Egypt is transcontinental nation spanning from the northern region of Africa all the way to the southwest of Asia via a bridge in the form of the Sinai Peninsula. On the African side, Egypt is bordered by Libya and Sudan to the west and south respectively. On the Asian side, the east is bound by the Gulf of Aqaba, the northeast by Israel and the Gaza Strip, while the east and south are further bound by the Red Sea. Egypt was among the most advanced civilizations on the planet with massive leaps in writing, urbanization, organized religion, and others. For this reason, ancient Egypt is considered to be a cradle of civilization.
The current English name “Egypt” as we know it today originated from an ancient Greek word through Middle French and Latin. The ancient Greek word is “Aígyptos,” which was “Egypte” in Middle French and “Aegyptus” in Latin. The universal argument is that the Greek forms of the word were derived from the Late Egyptian “Hikuptah” which was a corrupted form of the earlier Egyptian name “Hwt-ka-Ptah” (Ha-ka-Ptah). This earlier Egyptian name translates to "home of the soul (ka) of Ptah". This name is what the Egyptians used to refer to the city of Memphis where the chief deity being worshipped was none other than the potter god Ptah. Other scholars like Strabo argued that the word originated from folklore. Strabo argues that the word “Aígyptos” was once a compound word, “Aigaiou huptiōs,” which roughly translates as being underneath the Aegean.
In the Qurans written in classical Arabic, Egypt is known as “Misr,” which is a name of Semitic roots. The name “Misr” is also Egypt’s modern official name. In Egyptian Arabic, the name is pronounced as “Maṣr.” The name “Misr” is a cognate from words such as “Mitzráyim” in the Hebrew language while in Akkadian, Egypt was known as “miṣru.” The Akkadian form of the word is the oldest verification of the name’s (Misr) relation to Semitic languages. The Akkadian form of the country’s name is related to other words such as “miṣru,” “miṣirru,” and “miṣaru.” All of these names roughly translate to a frontier or a border, which would make sense considering that Egypt can be described as a border between continents.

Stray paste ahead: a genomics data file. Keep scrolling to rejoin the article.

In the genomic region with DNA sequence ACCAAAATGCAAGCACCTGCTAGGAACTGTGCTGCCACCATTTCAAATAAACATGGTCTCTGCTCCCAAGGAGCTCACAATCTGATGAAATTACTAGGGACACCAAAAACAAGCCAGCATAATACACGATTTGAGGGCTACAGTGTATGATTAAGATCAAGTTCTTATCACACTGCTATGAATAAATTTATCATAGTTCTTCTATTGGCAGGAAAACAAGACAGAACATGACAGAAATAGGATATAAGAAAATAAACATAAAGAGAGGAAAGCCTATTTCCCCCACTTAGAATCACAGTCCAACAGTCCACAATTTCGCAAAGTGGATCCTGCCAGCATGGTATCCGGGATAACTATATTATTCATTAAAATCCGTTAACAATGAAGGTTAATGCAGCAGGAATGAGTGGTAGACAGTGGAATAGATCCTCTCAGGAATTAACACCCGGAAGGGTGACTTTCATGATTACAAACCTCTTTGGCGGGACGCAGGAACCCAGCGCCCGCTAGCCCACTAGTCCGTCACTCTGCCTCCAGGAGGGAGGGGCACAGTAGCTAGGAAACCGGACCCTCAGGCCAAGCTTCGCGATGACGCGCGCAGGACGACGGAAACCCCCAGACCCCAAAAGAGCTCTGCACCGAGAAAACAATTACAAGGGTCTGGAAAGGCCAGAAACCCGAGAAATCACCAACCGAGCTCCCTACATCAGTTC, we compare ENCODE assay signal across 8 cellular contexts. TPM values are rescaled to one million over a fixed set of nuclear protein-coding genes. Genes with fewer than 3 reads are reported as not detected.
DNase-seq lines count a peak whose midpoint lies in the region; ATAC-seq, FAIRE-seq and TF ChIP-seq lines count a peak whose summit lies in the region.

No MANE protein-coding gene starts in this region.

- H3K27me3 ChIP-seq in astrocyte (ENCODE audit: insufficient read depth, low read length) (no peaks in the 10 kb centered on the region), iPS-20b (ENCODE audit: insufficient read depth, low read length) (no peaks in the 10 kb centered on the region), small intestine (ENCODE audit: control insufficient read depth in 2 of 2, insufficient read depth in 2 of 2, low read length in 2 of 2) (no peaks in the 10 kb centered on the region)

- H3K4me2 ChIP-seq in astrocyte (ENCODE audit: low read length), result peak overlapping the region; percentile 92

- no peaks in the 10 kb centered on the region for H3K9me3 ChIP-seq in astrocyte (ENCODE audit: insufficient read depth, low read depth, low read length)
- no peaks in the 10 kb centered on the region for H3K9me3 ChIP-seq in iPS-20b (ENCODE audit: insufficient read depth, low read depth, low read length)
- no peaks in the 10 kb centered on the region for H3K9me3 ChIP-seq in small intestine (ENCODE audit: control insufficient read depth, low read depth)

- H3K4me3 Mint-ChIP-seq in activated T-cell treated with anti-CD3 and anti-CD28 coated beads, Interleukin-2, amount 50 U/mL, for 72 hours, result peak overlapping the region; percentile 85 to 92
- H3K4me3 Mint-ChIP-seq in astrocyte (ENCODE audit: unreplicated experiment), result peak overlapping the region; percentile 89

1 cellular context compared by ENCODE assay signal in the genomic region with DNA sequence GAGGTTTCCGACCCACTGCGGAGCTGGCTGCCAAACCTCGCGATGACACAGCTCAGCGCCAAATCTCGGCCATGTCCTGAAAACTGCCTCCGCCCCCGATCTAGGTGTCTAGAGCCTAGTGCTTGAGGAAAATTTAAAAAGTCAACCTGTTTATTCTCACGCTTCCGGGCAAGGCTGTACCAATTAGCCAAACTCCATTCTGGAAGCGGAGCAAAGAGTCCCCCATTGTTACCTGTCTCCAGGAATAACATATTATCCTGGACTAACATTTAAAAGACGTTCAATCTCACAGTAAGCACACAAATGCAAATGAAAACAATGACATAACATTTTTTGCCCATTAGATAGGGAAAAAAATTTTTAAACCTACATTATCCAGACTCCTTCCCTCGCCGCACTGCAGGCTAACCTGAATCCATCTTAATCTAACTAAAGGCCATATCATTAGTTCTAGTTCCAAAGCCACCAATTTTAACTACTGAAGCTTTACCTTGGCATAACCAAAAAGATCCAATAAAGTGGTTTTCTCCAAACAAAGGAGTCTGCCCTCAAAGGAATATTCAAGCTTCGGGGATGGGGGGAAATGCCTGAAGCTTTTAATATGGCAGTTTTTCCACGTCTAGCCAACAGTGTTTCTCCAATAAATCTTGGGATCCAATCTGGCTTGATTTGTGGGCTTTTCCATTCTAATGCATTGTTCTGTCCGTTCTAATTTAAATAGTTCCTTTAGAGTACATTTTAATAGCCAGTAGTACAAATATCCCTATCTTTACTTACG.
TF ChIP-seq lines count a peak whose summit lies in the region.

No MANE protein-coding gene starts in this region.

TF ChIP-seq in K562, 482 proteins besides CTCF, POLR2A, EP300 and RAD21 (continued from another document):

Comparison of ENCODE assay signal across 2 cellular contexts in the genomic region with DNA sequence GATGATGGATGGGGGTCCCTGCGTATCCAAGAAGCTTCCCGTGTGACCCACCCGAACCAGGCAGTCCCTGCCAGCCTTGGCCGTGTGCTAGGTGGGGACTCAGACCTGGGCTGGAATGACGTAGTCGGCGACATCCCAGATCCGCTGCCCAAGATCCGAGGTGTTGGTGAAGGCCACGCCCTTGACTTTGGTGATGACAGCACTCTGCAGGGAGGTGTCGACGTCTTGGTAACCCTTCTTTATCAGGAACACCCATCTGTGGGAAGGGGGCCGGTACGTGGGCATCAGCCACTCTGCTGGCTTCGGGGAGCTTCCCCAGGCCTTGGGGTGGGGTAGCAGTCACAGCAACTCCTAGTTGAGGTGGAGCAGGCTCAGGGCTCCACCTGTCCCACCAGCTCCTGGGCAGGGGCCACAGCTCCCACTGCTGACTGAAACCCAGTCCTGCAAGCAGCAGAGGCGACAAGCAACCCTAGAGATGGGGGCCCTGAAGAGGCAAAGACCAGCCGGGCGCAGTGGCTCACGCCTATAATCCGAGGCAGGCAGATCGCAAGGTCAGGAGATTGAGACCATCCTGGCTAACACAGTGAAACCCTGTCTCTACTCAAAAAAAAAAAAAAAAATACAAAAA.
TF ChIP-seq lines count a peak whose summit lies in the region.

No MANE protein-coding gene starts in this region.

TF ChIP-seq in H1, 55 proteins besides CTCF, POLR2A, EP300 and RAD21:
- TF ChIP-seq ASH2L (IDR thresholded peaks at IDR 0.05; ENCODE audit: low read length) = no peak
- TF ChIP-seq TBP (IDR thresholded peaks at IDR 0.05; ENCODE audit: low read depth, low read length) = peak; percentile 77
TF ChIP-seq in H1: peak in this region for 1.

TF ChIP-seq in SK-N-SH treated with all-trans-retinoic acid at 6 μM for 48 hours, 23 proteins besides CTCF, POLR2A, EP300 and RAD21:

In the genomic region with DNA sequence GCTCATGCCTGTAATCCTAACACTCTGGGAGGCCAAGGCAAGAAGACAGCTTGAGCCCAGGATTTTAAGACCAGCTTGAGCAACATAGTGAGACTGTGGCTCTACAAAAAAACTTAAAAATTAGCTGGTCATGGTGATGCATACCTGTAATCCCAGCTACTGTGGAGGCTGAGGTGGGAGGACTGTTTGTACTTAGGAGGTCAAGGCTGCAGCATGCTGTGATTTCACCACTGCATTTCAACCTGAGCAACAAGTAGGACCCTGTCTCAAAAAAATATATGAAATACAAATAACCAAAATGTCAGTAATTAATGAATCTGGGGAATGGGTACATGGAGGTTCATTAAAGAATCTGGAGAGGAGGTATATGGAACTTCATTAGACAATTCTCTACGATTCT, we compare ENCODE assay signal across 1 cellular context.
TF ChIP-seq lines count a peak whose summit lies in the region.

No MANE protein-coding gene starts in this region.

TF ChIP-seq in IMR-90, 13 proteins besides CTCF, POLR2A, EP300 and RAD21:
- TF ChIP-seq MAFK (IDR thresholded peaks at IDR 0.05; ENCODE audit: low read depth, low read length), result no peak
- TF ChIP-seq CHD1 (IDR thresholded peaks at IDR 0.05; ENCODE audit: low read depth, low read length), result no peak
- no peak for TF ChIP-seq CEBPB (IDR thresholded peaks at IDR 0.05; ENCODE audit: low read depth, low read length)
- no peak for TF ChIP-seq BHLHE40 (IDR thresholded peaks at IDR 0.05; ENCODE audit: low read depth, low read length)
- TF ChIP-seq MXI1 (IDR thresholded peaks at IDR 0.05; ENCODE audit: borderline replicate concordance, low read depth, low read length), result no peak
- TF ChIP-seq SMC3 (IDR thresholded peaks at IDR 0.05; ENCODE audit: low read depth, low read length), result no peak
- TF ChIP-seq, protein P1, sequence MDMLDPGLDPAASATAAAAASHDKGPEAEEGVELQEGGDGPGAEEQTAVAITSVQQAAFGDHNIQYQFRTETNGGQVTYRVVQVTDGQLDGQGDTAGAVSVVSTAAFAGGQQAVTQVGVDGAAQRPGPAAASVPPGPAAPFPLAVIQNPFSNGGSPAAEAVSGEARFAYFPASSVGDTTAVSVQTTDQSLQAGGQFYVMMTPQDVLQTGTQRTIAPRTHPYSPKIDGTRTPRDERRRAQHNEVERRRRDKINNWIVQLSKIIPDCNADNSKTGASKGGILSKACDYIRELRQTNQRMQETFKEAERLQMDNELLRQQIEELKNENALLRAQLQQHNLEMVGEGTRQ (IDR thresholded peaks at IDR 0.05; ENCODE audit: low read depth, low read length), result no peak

In ancient Egyptian, the country’s name was “Kemet.” This name holds a reference to the black and fertile soils that are lying in the Nile floodplains. In contrast, the word for a desert, which typically has red sand, was “deshret” which translates to the desert’s red land. Even though the name is pronounced as kemet in modern times, scholars argue that it was probably pronounced differently during its time. When the Egyptian language was in the Coptic phase, the name was slightly altered to “kēme” while in Greek it was further altered to “Khēmía” (Χημία).
Aside from the above names, there have been other names for Egypt such as “tꜣ-mry” which translates to a land on a riverbank. This name would obviously be in reference to the Nile or the Red Sea. Upper Egypt was “Ta-Sheme'aw” (Sedgeland) while the lower one was Ta-Mehew (Northland).